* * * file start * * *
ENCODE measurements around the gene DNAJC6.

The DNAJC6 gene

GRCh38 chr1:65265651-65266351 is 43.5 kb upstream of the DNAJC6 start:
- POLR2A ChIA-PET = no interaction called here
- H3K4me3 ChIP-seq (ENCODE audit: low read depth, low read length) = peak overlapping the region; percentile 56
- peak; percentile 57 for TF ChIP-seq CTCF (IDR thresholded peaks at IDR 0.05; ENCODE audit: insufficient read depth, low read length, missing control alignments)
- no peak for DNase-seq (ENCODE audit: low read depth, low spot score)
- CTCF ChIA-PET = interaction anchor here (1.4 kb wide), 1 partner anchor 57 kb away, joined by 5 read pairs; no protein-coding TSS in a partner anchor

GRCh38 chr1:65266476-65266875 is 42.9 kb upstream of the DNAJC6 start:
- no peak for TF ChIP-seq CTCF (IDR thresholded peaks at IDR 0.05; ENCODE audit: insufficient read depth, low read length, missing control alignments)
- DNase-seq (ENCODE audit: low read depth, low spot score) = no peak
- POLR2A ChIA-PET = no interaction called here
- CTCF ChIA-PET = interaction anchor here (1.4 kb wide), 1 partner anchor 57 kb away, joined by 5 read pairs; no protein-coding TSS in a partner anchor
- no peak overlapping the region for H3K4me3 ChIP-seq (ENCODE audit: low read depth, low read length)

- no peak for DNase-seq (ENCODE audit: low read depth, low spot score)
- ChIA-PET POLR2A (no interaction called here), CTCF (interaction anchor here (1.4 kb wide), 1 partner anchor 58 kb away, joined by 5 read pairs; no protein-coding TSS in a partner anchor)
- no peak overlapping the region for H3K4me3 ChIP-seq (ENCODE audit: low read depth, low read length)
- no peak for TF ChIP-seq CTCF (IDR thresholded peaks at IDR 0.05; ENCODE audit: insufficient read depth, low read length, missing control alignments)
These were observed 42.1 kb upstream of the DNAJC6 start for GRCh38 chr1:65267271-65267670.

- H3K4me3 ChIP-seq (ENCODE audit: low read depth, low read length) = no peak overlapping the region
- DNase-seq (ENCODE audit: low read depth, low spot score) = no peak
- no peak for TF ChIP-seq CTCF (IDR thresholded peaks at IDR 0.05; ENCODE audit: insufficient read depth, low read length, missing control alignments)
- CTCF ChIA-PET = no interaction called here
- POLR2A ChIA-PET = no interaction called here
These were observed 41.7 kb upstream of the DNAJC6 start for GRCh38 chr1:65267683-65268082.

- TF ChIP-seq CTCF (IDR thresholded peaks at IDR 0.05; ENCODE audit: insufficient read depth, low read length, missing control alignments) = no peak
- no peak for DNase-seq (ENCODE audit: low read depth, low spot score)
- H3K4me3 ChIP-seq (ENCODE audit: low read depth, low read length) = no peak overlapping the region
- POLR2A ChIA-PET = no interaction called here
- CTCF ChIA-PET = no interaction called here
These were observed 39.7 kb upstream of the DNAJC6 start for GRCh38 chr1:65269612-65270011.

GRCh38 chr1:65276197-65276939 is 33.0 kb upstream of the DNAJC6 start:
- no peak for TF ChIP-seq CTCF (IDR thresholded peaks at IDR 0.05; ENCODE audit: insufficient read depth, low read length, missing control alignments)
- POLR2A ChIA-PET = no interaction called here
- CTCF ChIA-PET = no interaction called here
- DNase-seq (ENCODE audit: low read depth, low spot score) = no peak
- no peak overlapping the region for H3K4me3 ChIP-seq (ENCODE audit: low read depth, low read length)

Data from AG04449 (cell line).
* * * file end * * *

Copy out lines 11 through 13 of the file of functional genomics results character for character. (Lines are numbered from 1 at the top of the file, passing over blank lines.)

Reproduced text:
- DNase-seq (ENCODE audit: low read depth, low spot score) = no peak
- POLR2A ChIA-PET = no interaction called here
- CTCF ChIA-PET = interaction anchor here (1.4 kb wide), 1 partner anchor 57 kb away, joined by 5 read pairs; no protein-coding TSS in a partner anchor